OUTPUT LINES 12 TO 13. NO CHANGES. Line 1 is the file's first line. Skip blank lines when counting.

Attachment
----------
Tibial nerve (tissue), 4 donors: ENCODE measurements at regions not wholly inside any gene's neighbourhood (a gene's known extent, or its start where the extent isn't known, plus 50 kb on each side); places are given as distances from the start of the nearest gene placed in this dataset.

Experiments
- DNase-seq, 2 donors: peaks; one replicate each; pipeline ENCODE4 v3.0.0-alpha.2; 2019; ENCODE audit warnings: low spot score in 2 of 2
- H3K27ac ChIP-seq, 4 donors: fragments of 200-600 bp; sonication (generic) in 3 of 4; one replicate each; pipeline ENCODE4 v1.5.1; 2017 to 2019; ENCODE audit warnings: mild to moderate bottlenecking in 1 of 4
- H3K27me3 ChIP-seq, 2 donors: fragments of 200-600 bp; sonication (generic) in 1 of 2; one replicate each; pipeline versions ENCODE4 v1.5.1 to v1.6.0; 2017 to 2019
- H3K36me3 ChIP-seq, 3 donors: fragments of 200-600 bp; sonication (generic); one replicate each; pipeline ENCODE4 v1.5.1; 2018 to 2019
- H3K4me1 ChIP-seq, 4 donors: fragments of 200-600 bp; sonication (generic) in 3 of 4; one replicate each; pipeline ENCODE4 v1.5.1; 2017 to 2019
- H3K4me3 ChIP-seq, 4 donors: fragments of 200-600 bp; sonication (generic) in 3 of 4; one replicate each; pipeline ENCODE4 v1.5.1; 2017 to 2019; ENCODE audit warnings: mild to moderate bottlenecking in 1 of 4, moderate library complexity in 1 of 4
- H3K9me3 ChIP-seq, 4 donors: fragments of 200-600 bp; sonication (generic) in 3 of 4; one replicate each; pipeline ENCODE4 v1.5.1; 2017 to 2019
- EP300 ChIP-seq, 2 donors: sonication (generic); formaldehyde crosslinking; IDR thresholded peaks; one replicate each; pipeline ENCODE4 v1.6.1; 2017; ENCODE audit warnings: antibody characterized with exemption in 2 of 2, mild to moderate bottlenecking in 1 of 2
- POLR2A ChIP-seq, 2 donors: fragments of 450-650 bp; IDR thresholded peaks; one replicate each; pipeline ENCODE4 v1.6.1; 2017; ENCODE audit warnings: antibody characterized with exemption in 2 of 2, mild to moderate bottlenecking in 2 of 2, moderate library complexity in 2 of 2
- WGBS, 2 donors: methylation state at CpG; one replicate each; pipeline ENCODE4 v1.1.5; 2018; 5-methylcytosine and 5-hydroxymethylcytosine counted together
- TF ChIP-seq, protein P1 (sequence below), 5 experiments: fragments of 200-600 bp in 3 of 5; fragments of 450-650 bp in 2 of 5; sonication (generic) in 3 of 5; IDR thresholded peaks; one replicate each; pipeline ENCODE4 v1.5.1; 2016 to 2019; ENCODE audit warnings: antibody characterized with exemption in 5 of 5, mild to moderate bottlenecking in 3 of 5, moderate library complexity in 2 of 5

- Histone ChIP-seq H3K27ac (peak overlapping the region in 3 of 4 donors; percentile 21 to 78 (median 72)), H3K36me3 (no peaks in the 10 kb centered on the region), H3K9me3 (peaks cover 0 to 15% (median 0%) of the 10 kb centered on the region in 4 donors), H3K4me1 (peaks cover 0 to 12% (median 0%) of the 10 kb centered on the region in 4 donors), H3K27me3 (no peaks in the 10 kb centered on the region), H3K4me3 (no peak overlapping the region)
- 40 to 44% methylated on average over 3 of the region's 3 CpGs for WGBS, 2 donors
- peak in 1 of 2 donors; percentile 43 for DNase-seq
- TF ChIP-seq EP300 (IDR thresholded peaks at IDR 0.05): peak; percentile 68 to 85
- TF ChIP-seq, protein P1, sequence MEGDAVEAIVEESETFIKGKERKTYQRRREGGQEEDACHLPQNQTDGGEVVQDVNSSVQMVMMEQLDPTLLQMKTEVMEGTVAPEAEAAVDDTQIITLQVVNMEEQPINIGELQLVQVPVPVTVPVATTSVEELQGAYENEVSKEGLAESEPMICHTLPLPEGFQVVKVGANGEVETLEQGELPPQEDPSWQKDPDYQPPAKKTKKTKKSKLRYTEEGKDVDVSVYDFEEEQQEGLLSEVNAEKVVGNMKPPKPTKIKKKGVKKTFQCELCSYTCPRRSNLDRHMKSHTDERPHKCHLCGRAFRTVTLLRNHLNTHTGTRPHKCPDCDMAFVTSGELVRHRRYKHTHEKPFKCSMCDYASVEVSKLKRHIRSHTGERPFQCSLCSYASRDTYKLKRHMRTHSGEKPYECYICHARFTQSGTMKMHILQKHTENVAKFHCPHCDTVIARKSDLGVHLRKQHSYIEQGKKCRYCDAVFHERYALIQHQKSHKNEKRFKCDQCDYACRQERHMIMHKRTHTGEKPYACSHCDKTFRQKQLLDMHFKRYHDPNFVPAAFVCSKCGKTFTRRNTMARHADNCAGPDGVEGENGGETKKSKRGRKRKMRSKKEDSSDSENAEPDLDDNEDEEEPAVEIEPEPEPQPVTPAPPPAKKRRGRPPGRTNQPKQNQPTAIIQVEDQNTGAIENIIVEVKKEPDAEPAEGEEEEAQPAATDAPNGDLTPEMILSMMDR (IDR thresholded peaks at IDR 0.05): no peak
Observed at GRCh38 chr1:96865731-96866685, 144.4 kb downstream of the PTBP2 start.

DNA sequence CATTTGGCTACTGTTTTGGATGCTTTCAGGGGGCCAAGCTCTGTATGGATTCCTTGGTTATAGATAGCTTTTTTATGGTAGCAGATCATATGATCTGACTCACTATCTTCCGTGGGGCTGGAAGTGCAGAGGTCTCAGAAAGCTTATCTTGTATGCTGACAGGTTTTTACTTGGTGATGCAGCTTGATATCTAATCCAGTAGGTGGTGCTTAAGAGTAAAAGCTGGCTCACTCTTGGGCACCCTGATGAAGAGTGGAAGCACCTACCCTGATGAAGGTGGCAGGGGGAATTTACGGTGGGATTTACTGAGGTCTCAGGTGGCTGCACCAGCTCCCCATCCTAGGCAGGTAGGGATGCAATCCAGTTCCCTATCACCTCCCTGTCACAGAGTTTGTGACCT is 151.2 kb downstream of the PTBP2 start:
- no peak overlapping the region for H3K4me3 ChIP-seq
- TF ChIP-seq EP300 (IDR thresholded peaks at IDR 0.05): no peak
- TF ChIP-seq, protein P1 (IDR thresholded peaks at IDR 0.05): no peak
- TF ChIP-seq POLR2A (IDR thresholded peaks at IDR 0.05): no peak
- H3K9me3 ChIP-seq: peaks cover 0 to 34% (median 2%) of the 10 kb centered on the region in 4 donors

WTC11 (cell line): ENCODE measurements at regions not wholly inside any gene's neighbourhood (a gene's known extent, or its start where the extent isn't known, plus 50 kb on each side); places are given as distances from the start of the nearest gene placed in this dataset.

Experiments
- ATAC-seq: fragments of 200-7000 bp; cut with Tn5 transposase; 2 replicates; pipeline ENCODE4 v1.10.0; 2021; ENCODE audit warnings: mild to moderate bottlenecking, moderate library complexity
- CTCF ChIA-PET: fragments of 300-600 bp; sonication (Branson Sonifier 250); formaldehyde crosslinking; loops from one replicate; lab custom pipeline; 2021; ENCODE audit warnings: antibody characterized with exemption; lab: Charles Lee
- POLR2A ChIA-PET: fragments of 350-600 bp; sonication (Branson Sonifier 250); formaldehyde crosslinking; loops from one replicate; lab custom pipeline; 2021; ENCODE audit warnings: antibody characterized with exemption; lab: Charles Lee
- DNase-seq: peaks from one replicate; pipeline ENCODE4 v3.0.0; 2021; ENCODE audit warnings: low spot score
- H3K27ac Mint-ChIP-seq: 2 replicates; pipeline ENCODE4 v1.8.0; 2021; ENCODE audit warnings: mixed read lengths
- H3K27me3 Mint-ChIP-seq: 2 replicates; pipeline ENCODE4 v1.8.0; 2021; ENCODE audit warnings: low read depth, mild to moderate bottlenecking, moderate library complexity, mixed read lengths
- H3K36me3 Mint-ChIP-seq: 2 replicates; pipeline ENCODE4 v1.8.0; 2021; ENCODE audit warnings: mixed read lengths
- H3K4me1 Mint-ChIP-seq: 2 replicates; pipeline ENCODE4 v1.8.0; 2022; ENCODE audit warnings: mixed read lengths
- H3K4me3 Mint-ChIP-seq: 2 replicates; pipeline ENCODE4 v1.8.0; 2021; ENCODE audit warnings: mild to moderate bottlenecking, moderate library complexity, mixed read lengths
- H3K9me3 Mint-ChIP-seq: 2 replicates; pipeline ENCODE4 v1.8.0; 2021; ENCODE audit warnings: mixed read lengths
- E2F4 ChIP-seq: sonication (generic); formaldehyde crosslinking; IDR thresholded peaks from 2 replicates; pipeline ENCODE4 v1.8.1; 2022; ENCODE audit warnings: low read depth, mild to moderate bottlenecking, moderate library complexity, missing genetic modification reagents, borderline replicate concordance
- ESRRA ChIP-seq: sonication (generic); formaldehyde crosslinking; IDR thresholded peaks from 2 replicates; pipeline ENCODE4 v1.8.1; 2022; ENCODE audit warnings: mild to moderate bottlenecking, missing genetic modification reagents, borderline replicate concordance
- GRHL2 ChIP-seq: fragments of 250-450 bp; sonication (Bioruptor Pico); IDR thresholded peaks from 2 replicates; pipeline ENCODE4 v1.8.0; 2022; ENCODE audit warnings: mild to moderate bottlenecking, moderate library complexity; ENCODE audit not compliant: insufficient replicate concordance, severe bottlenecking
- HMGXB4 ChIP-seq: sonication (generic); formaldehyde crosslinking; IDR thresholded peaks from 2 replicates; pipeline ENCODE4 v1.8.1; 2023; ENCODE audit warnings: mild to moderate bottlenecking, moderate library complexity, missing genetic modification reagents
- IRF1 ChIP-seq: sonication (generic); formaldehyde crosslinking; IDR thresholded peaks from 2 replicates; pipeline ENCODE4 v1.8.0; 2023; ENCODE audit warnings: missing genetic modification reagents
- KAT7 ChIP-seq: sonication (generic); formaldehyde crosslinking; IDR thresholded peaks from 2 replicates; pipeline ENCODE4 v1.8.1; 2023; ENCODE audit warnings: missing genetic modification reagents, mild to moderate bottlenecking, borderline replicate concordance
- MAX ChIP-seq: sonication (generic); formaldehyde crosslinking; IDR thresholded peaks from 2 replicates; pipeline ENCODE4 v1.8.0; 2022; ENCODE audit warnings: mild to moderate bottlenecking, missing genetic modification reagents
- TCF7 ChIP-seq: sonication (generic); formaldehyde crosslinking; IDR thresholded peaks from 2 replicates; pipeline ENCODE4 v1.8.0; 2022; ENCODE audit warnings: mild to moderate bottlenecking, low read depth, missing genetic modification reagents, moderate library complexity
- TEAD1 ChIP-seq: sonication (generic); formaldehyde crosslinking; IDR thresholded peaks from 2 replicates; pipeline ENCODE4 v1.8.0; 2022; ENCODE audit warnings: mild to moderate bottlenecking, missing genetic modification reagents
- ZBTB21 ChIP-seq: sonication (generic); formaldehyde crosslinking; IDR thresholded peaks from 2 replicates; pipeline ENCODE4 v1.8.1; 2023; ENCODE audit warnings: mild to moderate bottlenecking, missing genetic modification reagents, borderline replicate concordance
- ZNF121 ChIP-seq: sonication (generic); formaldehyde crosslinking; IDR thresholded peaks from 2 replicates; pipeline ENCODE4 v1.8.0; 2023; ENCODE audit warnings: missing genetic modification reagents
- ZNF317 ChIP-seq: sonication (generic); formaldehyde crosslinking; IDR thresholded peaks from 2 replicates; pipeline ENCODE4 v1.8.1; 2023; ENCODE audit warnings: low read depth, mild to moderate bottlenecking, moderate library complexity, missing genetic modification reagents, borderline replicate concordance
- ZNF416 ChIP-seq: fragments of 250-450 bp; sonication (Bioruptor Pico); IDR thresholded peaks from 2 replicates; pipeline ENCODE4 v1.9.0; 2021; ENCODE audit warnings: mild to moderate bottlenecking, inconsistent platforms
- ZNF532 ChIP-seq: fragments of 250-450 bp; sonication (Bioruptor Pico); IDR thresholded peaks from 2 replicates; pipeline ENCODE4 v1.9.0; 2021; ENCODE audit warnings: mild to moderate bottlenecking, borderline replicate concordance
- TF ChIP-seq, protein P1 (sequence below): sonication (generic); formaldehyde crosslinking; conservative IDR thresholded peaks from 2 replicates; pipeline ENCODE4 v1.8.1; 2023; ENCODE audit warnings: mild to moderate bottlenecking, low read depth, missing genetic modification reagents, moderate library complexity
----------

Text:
- WGBS, 2 donors: methylation state at CpG; one replicate each; pipeline ENCODE4 v1.1.5; 2018; 5-methylcytosine and 5-hydroxymethylcytosine counted together
- TF ChIP-seq, protein P1 (sequence below), 5 experiments: fragments of 200-600 bp in 3 of 5; fragments of 450-650 bp in 2 of 5; sonication (generic) in 3 of 5; IDR thresholded peaks; one replicate each; pipeline ENCODE4 v1.5.1; 2016 to 2019; ENCODE audit warnings: antibody characterized with exemption in 5 of 5, mild to moderate bottlenecking in 3 of 5, moderate library complexity in 2 of 5